This week, we look at the coming prediction of spring or prolonged winter, compared and contrasted with the unique phenomenon of a mass of folks staring at a screen as they hunker down on their sofas and recliners to consume unhealthy salted foods, lose their proverbial shirts and let common sense fly out the window. But the big question remains: who are ya going to bet on?
As we leave behind the first month of 2024 as if it were a quick beep, we now head into February, an eventful month despite being our shortest. February contains many aspects of human experience, including presidential history, sports, gambling, romance, chocolate sales, weather speculation, a Bill Murray movie and creatures coming out of their holes to be a hit or miss.
Let us get down to the facts. Within nine days of each other, two of the most notable competitions happen as people worldwide hold their breaths.
Sure, many folks are anxious to see if they bet on the right team for the Superbowl, but the bigger question may be: Will there be six more weeks of winter? People are placing bets all over, wondering if Punxsutawney Phil will see his shadow.
It may shock some younger generations, but there was a Groundhog Day before the famous Bill Murray film made in the 1990s. And come Feb. 2, the big questions come around again: Will it be spring? Will winter continue?
In the olden days, there was not much to do since there were no TVs, streaming services, or cell phones. So, you looked for things to do.
In the early 1800s, the tradition of weather predicting groundhogs came about, probably because getting up early and watching to see if a groundhog would see its shadow was good fun. This tradition originated from the Pennsylvania Dutch superstition.
They say that on Groundhog Day, the famous rodent comes out from its home below deck, and if it sees its shadow, the groundhog will just turn around, return to its den and wait six more weeks for spring to arrive. But—this is where it gets exciting—if the groundhog does not see its shadow, it’ll stay out and act cool, and spring will arrive early!
There is no question that the movie “Groundhog Day” changed public response to the classic weather predictor. Where once maybe 2,000 people may have shown up for the event, attendance has grown to around 40,000 since the movie’s release, about twice the seating capacity of Madison Square Garden.
For the past two years, the hairy meteorologist has seen its shadow. Now, for those who may dare to question old Phil’s skills, consider this: the “Old Farmer’s Almanac,” a source respected for generations, has a rate of predictability of 50 percent. And our groundhog? 50 percent, too.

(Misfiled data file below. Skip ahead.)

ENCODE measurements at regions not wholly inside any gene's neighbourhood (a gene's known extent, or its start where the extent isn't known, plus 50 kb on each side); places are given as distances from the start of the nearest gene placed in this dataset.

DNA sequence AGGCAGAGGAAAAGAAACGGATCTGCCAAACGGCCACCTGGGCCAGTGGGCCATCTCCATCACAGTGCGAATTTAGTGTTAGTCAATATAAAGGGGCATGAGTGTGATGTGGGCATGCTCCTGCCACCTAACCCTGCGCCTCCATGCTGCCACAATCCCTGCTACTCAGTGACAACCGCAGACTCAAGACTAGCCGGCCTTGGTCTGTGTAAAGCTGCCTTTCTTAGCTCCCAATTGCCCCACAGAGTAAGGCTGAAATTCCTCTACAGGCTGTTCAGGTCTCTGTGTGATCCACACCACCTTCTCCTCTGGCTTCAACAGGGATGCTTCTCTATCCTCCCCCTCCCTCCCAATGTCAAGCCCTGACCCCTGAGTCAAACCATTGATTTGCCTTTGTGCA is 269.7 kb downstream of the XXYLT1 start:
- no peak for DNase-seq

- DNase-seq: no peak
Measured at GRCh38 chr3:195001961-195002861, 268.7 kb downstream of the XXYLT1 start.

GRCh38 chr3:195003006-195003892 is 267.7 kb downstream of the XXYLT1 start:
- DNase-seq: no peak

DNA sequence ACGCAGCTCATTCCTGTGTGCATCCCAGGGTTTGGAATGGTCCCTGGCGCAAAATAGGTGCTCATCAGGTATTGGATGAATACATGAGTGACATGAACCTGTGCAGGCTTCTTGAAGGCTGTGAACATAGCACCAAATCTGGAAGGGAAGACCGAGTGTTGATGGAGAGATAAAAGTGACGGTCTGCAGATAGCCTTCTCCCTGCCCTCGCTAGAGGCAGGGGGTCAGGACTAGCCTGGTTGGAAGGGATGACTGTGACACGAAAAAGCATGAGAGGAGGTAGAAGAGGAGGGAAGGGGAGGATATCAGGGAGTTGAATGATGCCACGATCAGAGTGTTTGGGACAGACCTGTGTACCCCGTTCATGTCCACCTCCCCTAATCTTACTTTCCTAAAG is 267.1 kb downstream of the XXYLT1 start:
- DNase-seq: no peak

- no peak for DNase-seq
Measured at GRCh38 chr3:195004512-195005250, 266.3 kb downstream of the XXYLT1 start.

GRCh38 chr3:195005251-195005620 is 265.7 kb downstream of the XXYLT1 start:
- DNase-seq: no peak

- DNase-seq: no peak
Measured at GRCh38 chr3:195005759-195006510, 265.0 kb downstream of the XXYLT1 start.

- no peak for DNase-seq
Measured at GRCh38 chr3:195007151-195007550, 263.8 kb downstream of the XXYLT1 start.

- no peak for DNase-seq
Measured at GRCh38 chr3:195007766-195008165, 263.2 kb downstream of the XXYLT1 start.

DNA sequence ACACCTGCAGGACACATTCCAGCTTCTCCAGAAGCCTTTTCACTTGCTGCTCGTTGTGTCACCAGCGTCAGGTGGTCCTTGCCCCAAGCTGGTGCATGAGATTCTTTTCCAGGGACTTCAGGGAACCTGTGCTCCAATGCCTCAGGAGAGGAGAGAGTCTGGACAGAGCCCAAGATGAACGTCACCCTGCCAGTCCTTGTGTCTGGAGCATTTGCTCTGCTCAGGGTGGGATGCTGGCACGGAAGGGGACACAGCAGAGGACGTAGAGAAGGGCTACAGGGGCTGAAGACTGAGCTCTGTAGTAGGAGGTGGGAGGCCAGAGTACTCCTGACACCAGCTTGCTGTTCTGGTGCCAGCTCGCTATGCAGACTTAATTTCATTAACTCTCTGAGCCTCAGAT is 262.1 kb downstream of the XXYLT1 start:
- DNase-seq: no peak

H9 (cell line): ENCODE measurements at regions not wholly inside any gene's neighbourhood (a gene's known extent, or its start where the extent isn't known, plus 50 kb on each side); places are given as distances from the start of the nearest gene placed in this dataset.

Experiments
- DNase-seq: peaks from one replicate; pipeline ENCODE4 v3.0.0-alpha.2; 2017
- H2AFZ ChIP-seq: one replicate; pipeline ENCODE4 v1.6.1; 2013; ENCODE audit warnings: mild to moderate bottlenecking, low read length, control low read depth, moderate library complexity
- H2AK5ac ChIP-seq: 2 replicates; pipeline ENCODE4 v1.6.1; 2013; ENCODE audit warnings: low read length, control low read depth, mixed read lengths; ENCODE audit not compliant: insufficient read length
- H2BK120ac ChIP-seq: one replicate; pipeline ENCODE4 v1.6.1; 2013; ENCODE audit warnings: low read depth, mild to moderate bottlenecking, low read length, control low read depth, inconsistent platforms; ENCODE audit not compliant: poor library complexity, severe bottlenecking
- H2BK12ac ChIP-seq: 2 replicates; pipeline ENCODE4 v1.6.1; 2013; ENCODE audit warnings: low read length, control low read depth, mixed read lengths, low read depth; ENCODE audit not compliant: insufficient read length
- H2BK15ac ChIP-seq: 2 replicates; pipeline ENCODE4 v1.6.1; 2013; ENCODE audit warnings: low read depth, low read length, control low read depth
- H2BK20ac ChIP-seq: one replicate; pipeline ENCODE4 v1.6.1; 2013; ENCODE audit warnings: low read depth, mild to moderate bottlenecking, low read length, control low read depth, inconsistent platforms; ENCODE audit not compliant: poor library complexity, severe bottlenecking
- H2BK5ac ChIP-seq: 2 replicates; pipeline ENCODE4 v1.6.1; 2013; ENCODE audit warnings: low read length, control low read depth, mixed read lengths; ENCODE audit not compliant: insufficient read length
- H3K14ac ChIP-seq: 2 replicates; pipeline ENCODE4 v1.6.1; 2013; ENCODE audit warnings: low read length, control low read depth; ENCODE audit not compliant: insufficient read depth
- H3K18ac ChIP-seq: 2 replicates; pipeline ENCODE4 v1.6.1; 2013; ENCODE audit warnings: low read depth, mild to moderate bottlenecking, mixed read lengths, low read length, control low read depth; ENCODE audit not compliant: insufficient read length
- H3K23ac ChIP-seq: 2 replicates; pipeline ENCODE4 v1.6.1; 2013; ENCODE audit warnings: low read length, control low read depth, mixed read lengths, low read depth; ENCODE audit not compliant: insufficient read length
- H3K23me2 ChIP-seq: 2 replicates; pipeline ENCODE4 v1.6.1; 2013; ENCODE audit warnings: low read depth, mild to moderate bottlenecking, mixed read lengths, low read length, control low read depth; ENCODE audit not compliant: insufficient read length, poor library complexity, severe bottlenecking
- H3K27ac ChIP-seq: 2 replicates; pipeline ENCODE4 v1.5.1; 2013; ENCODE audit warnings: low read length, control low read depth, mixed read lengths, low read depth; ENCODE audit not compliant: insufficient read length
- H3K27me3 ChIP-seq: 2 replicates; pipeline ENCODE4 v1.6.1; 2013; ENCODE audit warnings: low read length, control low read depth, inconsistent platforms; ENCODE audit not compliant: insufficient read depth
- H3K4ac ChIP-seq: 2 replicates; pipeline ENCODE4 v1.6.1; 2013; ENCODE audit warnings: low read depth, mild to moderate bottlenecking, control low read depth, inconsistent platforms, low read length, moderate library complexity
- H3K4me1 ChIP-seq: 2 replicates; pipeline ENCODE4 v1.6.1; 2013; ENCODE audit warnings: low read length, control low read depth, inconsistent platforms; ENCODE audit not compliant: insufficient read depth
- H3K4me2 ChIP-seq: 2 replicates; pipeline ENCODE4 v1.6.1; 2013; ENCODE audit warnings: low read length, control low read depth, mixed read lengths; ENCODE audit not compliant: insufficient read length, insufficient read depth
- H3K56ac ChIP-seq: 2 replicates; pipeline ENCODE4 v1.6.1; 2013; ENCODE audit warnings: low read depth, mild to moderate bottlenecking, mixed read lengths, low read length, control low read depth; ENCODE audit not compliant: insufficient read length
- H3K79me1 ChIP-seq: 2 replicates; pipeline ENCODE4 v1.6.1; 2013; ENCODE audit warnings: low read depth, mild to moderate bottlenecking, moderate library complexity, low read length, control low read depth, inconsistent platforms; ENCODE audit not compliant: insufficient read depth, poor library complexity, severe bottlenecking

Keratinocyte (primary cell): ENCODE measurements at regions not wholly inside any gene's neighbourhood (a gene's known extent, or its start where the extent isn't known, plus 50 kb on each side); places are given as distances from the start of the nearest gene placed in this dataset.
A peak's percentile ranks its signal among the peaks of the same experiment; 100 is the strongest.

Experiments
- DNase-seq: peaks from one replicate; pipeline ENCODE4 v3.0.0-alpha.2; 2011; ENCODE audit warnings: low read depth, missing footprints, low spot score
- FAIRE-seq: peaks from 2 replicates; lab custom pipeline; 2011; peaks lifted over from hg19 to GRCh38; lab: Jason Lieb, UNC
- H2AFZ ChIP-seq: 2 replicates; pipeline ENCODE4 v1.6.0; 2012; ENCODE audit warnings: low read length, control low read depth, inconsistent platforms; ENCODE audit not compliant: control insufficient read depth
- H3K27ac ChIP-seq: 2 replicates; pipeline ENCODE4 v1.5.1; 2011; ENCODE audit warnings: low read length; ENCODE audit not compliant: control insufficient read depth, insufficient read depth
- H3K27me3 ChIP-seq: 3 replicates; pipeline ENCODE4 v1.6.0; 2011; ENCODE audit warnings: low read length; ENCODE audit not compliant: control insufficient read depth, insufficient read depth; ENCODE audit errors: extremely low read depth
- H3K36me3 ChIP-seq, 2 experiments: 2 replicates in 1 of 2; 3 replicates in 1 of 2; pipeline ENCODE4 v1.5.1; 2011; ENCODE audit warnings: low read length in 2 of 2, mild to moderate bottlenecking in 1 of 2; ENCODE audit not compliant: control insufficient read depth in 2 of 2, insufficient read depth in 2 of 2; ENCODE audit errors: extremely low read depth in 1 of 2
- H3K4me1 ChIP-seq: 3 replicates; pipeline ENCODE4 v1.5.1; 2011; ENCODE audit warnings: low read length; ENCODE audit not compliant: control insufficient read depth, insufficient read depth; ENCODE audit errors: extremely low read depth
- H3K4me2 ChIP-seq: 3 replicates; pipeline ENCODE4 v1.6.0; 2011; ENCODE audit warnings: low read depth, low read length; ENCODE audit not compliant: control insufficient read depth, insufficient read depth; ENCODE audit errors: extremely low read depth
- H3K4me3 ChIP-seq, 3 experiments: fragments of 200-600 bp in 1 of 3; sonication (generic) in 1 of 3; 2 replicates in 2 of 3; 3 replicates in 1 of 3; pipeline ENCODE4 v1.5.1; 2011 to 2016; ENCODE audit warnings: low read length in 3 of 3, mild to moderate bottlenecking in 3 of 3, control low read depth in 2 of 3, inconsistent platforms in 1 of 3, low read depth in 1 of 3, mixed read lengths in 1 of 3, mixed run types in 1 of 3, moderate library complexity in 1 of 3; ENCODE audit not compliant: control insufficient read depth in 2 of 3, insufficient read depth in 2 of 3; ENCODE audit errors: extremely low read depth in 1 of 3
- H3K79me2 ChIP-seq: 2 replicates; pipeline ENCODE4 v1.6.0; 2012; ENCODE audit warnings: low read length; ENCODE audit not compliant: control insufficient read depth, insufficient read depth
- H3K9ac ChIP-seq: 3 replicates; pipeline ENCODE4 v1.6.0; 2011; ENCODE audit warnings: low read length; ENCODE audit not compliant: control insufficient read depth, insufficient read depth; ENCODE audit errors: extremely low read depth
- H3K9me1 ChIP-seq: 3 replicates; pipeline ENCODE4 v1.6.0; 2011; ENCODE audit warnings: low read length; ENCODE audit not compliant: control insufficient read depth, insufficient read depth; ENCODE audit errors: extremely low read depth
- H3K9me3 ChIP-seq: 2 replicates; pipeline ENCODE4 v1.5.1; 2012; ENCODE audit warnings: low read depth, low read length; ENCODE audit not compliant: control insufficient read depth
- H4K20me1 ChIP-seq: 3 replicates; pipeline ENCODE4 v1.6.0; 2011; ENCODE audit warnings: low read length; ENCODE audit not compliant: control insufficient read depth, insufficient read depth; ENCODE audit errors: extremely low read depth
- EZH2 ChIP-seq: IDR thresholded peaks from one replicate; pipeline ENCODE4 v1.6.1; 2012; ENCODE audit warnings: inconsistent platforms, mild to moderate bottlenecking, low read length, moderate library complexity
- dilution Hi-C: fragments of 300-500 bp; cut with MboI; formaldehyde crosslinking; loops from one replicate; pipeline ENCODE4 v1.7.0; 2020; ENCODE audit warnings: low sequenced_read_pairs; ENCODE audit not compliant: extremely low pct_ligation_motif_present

Gambling may have existed for as long as man has been on this earth. Way back in prehistoric times, man, the Stone Age model, might have been playing a game called rockball. Individuals created two teams using the time-honored tools of leaves, rocks and larger rocks.
These rock-lifting men would throw a rock to the other side of a field where dinosaurs might have been the real scorekeepers. Back then, they went through many players because thrown rocks often hit the heads of the other team’s players. It was a deadly game, but the winner got to keep every rock.
As years passed, the game evolved and became football, and individuals decided it was good. In fact, they decided it was super good, if not terrific. So, because man needed a good reason to yell at the television and make February less dull and grey, the Super Bowl came into being, and with it, Super Bowl commercials and the need for beer and salty snacks were born.
Famous people began singing the national anthem to give the players a chance to rest, and then the halftime show was born. People found this exceptional. Often, if the wives did not like watching the game, the men gave them some of the money they hadn’t lost yet, and they went shopping, which retailers also found exceptional.
This year is the perfect marriage of game, show and gambling as the Super Bowl occurs at the Allegiant Stadium in Las Vegas, home of the Las Vegas Raiders. The new stadium cost $1.9 billion, and building it was a huge gamble. The stadium’s average capacity is 65,000, but its expected capacity will probably exceed 70,000 on Feb. 11.
The CBS network is counting on big ratings. On Feb. 11, Super Bowl 58 will enter the stage, and people worldwide will ask important questions like: Will the commercials be better this year? What is Usher going to wear? Will Reba McEntire hit the high notes of the national anthem? Who will win, and who is going to lose? As I write this, all is still unknown.
Many people are serious about their sports teams and consider them part of their extended family. When asked, “What are you doing on Feb. 11? Most people will say, “Watching the big game.” The next question is, “Oh, yeah? Who ya bet on?
I know that for me, I have some split loyalties. I am originally from good old Detroit, so I’m a Lions fan. But I lived in the Bay Area for many years and have long been a big 49ers fan. I also lived in Houston in the late ‘70s and went through the heartbreak of the Oilers missing out. I am just looking forward to a good game with no bad calls.